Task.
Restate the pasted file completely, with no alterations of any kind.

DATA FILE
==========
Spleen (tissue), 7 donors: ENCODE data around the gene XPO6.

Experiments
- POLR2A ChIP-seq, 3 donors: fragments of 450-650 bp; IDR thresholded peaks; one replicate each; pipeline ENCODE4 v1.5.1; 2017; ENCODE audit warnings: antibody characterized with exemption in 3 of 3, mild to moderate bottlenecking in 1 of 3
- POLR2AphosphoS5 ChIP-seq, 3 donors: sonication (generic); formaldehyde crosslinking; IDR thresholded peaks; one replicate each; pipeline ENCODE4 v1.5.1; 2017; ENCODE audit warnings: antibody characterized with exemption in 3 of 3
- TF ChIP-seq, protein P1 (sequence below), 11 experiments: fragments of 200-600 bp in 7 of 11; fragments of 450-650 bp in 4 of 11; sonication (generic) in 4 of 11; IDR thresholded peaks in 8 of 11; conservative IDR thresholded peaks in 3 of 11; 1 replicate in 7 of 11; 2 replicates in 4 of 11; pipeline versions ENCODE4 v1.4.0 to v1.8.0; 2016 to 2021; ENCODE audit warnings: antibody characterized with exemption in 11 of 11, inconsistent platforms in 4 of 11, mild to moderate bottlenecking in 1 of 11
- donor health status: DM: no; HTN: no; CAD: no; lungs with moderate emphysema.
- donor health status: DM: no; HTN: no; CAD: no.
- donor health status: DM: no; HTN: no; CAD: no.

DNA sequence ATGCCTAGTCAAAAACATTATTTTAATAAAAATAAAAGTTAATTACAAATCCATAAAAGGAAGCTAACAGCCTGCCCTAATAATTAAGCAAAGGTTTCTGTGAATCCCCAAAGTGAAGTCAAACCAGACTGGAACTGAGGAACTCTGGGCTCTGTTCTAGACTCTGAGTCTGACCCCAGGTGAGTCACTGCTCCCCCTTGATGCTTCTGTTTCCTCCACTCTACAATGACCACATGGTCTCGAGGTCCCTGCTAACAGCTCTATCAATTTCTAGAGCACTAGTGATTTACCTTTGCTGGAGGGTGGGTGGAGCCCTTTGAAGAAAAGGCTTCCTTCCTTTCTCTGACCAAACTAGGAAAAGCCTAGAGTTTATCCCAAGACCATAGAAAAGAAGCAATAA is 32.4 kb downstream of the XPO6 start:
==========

Spleen (tissue), 7 donors: ENCODE data around the gene XPO6.

Experiments
- POLR2A ChIP-seq, 3 donors: fragments of 450-650 bp; IDR thresholded peaks; one replicate each; pipeline ENCODE4 v1.5.1; 2017; ENCODE audit warnings: antibody characterized with exemption in 3 of 3, mild to moderate bottlenecking in 1 of 3
- POLR2AphosphoS5 ChIP-seq, 3 donors: sonication (generic); formaldehyde crosslinking; IDR thresholded peaks; one replicate each; pipeline ENCODE4 v1.5.1; 2017; ENCODE audit warnings: antibody characterized with exemption in 3 of 3
- TF ChIP-seq, protein P1 (sequence below), 11 experiments: fragments of 200-600 bp in 7 of 11; fragments of 450-650 bp in 4 of 11; sonication (generic) in 4 of 11; IDR thresholded peaks in 8 of 11; conservative IDR thresholded peaks in 3 of 11; 1 replicate in 7 of 11; 2 replicates in 4 of 11; pipeline versions ENCODE4 v1.4.0 to v1.8.0; 2016 to 2021; ENCODE audit warnings: antibody characterized with exemption in 11 of 11, inconsistent platforms in 4 of 11, mild to moderate bottlenecking in 1 of 11
- donor health status: DM: no; HTN: no; CAD: no; lungs with moderate emphysema.
- donor health status: DM: no; HTN: no; CAD: no.
- donor health status: DM: no; HTN: no; CAD: no.

DNA sequence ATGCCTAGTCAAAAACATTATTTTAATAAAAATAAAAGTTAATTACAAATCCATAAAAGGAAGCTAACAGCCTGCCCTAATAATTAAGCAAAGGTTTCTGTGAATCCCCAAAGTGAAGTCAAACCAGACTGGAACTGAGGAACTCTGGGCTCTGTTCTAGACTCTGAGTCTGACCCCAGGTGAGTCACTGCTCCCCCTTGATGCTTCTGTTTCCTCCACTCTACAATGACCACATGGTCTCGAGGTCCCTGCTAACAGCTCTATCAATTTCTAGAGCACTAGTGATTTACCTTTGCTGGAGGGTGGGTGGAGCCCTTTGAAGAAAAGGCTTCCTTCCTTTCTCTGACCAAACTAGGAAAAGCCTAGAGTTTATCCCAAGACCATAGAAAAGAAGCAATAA is 32.4 kb downstream of the XPO6 start: